It felt like a coronation coming down the 18th green, his second shot to the par 5 safely in a bunker in front of the green. The crowd came through the ropes and walked behind him, similar to when he won the Western Open in 1997 for the first dose of Tigermania.

Tiger Woods hits from the third tee during the final round of the Tour Championship
Tiger Woods hits from the third tee during the final round of the Tour Championship Source: Associated Press

This was better. It was bigger.

One year ago, Woods was still waiting for his lower back to fuse and wasn't sure he could ever play again. He told stories of being unable to get off the couch to watch his kids play football, much less to chip and putt.

He was becoming a legend only in video highlights.

Woods brought it all to life over four days at East Lake, and the players who have taken turns at No. 1 during his absence caught the full brunt of it. Rory McIlroy faded early. Justin Rose faded late.

All that was left was the 42-year-old Woods in that red shirt blazing brighter than ever and a smile he couldn't shake walking up to collect another trophy



Tiger Woods' title drought ends at last, claims first win since 2013

Tiger Woods' five-year, 1,876 day title drought has come to an end in style, taking out the PGA Tour Championship in Atlanta, Georgia this morning.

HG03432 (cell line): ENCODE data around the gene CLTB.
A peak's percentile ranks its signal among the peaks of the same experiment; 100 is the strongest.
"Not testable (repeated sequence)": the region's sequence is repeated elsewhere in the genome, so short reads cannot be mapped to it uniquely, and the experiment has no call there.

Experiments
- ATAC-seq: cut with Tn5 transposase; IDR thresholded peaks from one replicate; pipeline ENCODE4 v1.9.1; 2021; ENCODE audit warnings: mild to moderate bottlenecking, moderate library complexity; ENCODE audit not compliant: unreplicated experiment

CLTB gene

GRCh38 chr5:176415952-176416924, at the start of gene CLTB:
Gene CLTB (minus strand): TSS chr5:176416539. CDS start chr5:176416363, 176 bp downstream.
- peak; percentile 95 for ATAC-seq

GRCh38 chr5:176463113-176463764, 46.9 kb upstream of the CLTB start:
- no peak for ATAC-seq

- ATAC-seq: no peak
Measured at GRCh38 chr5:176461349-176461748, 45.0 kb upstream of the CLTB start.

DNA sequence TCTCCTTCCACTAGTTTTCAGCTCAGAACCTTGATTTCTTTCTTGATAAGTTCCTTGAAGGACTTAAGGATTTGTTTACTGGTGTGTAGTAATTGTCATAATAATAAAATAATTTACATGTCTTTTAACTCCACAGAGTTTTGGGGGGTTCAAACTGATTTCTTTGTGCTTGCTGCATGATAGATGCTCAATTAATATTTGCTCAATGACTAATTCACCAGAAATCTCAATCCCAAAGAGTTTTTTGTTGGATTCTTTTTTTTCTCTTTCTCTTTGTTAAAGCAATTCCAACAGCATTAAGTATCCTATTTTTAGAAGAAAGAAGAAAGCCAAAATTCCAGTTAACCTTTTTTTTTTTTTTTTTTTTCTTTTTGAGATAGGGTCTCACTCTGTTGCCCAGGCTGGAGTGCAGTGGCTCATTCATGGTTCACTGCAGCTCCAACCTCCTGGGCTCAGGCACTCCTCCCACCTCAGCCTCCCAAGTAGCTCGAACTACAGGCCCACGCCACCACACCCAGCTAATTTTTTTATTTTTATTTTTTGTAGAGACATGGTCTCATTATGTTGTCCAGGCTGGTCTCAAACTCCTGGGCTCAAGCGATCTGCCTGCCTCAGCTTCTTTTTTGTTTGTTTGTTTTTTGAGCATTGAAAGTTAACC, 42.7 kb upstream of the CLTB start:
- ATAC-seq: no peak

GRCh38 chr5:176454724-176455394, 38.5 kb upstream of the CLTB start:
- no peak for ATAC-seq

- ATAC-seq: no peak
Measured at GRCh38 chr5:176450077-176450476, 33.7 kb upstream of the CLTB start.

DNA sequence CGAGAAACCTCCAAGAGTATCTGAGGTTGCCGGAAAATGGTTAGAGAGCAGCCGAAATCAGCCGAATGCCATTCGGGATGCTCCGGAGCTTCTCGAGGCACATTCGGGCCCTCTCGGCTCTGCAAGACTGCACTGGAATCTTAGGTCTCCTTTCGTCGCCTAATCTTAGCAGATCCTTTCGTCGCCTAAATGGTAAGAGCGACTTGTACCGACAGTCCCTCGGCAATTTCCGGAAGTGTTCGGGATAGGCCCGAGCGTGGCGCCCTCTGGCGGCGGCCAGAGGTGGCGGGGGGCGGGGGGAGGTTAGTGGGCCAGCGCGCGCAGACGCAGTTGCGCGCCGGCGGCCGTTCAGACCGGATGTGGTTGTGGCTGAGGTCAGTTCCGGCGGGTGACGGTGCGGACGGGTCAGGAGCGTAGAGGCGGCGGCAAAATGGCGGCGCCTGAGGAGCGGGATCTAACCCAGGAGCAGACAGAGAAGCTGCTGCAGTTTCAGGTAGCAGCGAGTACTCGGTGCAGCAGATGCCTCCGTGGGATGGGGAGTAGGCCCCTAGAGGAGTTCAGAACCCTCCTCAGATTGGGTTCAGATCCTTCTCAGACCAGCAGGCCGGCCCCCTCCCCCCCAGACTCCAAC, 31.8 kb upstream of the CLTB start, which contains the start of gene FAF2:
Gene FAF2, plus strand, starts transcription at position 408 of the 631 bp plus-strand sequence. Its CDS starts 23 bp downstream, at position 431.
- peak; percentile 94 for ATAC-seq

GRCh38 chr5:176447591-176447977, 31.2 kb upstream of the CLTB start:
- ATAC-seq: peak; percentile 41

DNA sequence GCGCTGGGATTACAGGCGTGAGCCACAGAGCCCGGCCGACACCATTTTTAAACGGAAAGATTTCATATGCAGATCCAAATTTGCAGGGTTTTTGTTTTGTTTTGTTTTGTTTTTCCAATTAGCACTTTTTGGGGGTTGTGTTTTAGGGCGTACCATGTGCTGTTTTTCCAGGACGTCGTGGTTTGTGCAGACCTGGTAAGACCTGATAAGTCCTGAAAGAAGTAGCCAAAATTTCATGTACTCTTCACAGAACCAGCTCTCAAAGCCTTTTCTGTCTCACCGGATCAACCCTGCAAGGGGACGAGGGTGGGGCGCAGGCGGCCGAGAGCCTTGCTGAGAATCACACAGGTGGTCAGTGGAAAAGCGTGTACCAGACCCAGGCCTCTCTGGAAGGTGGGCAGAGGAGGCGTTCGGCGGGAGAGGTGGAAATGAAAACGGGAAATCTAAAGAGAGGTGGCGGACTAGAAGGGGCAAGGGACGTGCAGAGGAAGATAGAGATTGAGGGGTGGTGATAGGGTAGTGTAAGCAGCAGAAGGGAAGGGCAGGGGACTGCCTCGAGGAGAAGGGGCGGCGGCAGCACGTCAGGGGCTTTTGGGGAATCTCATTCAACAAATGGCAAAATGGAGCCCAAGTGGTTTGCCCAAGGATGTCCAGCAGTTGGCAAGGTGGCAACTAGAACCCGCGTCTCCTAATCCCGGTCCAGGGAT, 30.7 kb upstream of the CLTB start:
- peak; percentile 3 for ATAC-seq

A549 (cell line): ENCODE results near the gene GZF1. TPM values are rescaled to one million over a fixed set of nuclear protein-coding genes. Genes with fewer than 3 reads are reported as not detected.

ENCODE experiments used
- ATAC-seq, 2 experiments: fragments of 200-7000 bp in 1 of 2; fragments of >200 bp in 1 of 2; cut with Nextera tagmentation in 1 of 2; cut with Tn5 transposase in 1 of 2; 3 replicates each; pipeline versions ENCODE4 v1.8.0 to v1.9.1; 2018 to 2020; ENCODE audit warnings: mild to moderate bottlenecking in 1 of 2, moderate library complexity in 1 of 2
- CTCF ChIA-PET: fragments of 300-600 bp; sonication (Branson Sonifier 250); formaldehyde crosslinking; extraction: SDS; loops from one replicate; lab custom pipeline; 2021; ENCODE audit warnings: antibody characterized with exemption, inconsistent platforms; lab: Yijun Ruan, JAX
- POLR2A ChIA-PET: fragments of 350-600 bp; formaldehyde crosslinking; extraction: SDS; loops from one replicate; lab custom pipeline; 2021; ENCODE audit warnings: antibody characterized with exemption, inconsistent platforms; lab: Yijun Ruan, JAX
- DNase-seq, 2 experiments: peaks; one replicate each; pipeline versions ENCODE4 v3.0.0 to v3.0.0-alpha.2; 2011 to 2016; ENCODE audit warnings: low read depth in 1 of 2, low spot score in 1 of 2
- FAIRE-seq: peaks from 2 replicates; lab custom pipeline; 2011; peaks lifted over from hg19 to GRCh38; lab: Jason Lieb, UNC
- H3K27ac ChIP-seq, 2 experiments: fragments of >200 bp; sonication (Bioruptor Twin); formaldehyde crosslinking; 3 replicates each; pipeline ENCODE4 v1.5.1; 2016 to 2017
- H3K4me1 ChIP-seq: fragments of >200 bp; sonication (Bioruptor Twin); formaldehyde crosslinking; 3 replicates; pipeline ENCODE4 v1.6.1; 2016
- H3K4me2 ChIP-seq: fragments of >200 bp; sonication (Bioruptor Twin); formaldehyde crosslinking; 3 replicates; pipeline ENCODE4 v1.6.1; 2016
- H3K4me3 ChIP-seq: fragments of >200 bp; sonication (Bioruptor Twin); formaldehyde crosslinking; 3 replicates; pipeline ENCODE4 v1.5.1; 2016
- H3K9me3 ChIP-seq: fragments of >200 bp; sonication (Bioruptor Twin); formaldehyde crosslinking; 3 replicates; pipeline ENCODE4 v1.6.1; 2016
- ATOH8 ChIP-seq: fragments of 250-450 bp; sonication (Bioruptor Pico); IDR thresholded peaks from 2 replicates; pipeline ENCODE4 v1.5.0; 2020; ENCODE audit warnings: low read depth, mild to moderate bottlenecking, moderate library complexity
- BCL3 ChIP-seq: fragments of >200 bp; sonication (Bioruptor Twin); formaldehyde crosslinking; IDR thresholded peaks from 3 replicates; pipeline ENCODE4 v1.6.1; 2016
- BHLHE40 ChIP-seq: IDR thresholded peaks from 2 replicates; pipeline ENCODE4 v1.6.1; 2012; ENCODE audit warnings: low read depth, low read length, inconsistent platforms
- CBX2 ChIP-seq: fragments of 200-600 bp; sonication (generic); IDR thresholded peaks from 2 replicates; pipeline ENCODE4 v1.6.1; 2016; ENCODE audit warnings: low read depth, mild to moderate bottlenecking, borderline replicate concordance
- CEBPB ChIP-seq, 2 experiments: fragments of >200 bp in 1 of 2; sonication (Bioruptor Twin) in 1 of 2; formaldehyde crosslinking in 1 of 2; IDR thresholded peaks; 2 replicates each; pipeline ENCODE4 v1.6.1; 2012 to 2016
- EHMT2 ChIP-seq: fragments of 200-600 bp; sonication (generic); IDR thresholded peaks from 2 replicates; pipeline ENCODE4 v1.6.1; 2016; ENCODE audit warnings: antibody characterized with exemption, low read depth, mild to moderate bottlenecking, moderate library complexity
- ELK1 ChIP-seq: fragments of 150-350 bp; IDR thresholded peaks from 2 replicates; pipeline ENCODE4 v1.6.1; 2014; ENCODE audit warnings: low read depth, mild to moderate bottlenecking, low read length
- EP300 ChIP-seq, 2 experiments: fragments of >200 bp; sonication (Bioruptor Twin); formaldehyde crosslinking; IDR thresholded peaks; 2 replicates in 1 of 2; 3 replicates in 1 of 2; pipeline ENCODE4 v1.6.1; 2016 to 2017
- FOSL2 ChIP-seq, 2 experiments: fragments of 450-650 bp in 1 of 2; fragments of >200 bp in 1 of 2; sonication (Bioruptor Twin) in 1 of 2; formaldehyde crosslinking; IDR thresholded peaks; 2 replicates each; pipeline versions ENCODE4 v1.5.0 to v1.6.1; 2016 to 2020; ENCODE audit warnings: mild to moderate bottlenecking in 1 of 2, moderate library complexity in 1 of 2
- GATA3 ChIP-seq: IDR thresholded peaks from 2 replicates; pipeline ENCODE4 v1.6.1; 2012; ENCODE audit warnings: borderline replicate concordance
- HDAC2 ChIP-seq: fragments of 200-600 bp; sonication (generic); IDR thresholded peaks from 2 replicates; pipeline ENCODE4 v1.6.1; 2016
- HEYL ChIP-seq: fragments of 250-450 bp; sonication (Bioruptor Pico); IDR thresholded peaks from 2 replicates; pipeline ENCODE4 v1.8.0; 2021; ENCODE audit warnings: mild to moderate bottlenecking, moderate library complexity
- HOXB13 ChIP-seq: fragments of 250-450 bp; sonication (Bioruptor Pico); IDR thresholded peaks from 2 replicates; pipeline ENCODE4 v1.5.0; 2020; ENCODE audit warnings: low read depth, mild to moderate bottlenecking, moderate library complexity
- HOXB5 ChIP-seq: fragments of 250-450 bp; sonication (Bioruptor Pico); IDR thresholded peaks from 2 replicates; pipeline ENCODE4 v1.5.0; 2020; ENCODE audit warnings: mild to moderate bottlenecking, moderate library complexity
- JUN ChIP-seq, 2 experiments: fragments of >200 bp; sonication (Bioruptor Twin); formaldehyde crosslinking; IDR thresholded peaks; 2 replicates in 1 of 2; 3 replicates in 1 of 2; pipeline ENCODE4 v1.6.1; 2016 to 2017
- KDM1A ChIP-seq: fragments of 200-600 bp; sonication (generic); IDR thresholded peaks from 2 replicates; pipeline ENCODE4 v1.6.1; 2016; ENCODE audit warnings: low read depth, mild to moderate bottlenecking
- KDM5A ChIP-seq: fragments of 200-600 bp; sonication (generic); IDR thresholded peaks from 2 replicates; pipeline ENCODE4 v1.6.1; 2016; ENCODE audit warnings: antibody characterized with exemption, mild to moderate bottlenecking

Leading the field coming into the final day this morning, Woods got off to a flier with a birdie on the first hole, aided by competitors Justin Rose and Rory McIlroy dropping shots.

Woods' last tournament victory came at the WGC-Bridgestone Invitational back in 2013, before a run of both poor form and injury bought his dominance to a crashing halt.

However, Woods has threatened to end his woes in 2018, finishing runner up at both the Valspar Invitational and PGA Championship so far this year.

A blemish free front nine ensured that Woods held his advantage midway through the final round, couple with a +1 from Rose, while a double bogey on the seventh from McIlroy saw the Northern Irishman drop out of title contention altogether.

Woods stumbled to start the back nine though, with a bogey on the 10th dropping him back to an even par, while American Billy Horschel proved to be the next closest challenger, overtaking Rose to sit four shots behind the runaway leader.

A birdie on the 13th was quickly undone by back-to-back bogeys on the 15th and 16th holes, dropping Woods' advantage at the top back to just two shots.

Horschel though, would finish his round at -9 for the tournament, giving Woods the advantage heading into the final hole of the day, needing a double bogey or better to take the crown.